See STUDENTS, Page 7
WASHINGTON - The Pentagon
moved yesterday to step up its support
of the anti-Taliban rebels in northern
Afghanistan, acknowledging for the first
time U.S. troops are on the ground to
coordinate intensified air strikes and sig-
nalling that additional military assets
may be moved to Central Asia in the
Defense Secretary Donald Rumsfeld
said "something like 80 percent" of yes-
terday's air strikes were aimed at front
line troops of Afghanistan's ruling Tal-
iban militia. A senior defense official
said the strikes focused on Taliban units
barring the opposition Northern
Alliance from taking Afghanistan's
major northern city, Mazar-e- Sharif,
and its capital, Kabul.
Rumsfeld said the U.S. combat troops
in northern Afghanistan are playing a
liaison role with the Northern Alliance,
designating targets, for air strikes and
helping arrange logistical support. "We
do have a very modest number of
ground troops in the country," Rumsfeld
told reporters at the Pentagon. "They're
in the north. We've had others on the
ground who have gone in and come out
in the south."
A senior U.S. military officer, mean-
while, said it is likely that additional
forces - most likely strike aircraft -
will be moved in the coming weeks to
Central Asia, where they could easily
strike targets in northern Afghanistan.
Another official said that the deploy-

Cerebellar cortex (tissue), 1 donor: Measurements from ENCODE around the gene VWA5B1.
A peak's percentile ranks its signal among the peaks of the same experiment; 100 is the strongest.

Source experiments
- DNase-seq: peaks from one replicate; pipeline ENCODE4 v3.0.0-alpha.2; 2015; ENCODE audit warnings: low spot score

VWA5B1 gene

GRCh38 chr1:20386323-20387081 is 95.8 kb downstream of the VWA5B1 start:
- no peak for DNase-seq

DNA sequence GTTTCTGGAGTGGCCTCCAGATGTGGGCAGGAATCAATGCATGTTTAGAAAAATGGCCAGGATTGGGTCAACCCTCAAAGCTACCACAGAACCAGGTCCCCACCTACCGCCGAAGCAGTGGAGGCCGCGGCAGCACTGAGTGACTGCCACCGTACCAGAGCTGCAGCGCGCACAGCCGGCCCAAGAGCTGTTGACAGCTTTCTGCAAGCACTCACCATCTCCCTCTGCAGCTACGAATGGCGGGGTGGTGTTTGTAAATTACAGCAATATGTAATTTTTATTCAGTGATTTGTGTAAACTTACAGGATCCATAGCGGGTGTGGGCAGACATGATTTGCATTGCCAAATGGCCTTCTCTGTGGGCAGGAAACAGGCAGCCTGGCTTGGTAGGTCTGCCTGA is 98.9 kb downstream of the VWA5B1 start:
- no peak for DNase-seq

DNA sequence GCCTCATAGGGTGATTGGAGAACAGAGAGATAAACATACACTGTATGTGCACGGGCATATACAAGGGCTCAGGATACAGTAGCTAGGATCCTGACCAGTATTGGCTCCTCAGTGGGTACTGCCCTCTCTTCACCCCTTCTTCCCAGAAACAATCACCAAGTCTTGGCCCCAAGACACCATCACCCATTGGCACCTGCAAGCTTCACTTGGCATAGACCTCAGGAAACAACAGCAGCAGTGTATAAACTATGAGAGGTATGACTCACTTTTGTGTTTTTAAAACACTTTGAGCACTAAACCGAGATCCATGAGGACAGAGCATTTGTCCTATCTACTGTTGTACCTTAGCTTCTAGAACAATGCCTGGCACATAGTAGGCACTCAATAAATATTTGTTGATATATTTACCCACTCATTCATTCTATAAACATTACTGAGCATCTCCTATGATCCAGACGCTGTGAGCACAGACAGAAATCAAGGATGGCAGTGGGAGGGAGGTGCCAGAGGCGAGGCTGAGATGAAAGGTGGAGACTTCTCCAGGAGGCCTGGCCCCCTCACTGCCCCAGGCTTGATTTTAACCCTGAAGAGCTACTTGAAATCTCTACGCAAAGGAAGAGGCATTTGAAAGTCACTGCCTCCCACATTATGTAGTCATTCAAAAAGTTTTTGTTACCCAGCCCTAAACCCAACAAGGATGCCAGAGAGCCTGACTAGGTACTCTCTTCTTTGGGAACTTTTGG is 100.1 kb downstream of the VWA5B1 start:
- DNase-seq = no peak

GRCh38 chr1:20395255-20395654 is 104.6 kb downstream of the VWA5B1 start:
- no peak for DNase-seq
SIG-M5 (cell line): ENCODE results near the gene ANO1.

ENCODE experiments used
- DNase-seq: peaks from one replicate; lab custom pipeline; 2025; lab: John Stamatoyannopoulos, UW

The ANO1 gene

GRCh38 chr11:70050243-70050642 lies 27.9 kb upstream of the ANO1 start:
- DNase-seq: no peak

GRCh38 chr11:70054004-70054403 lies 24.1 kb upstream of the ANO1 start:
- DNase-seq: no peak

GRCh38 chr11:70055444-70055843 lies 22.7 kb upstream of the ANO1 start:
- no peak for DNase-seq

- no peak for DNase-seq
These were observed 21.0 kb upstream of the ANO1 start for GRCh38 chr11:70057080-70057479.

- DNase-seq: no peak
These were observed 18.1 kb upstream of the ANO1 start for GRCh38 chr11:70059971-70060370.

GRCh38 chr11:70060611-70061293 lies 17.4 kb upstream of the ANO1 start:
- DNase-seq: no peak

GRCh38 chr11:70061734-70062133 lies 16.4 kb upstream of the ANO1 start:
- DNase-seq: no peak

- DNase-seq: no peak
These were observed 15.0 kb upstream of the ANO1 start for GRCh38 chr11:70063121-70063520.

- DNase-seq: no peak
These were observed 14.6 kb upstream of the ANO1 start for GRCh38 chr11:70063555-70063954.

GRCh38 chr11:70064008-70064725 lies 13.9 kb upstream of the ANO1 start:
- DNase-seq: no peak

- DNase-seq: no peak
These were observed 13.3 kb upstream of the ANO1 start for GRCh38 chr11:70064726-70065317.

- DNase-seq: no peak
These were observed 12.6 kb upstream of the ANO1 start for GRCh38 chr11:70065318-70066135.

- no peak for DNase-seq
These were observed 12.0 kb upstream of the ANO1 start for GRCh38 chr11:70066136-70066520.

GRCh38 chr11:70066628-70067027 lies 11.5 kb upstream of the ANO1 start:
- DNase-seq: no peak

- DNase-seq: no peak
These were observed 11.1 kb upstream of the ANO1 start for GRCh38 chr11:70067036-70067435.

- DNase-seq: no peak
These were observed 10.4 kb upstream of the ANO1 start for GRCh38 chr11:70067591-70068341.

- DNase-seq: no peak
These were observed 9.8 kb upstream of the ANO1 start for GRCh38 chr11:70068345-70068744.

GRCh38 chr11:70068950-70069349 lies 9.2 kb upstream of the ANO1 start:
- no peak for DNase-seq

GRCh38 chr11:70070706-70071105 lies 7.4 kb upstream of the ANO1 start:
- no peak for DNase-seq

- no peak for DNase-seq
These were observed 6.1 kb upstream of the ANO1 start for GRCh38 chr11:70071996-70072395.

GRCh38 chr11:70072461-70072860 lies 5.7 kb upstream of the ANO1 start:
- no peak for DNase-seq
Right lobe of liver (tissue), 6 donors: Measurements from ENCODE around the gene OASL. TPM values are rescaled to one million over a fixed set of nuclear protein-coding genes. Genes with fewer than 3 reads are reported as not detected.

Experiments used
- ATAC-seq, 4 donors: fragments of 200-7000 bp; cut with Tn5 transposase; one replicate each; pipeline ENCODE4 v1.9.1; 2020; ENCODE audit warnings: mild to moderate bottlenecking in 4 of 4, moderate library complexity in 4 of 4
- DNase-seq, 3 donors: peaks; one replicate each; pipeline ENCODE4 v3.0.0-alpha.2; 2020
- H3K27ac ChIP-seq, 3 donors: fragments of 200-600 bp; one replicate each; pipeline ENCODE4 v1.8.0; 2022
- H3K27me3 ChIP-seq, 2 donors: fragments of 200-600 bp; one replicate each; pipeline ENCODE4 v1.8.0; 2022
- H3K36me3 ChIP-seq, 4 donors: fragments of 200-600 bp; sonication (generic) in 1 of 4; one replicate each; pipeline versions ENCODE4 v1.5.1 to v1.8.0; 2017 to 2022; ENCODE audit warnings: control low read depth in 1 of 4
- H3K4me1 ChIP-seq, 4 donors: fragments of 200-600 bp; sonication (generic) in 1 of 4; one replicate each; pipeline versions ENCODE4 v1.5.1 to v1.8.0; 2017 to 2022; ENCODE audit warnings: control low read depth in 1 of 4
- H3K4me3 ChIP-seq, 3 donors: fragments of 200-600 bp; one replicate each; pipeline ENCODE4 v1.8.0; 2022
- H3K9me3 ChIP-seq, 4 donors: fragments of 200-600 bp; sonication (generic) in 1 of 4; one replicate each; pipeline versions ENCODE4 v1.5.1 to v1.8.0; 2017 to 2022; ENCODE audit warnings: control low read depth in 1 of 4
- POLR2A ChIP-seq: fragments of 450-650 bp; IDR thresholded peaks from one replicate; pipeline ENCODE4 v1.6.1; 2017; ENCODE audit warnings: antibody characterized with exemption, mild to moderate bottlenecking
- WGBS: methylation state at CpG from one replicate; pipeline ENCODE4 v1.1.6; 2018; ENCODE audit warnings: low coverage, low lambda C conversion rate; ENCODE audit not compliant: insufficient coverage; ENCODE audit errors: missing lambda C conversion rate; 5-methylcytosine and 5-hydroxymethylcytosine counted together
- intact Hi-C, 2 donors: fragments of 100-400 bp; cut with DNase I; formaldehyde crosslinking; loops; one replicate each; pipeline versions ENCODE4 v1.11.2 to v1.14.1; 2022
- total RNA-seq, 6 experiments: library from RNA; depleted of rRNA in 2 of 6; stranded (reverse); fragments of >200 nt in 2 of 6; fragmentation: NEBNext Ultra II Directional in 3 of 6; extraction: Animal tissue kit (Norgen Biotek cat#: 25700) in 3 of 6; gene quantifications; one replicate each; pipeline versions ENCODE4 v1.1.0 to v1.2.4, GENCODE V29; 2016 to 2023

ment of a variety of military assets to
the region has been proposed but not yet
approved by Rumsfeld.
The United States is already using
bases in the Central Asian republics of
Uzbekistan and Tajikistan.
Rumsfeld is scheduled to make a trip
to Central Asia early next week, follow-
ing one he made there earlier this
month. That visit comes on the heels of
one made to Uzbekistan yesterday by
Army Gen. Tommy Franks, the com-
mander of the U.S.-led war in
Afghanistan. Rumsfeld also is expected
to visit Russia, India and Pakistan.
The shift of the Pentagon's attention
to northern Afghanistan after several
weeks of concentrating air strikes on the
south of the country could provide sev-
eral military and political benefits to the
United States and its allies. By helping
the Northern Alliance advance, it would
enable the United States to point to
progress in the 24-day-old war as well
as open up northern land corridors for
humanitarian food relief for starving
Afghans as winter approaches.
It also addresses a major concern of
Pakistani President Gen. Pervez
Musharraf that weeks of bombing the
south are exacerbating tensions inside
his country, where the war is widely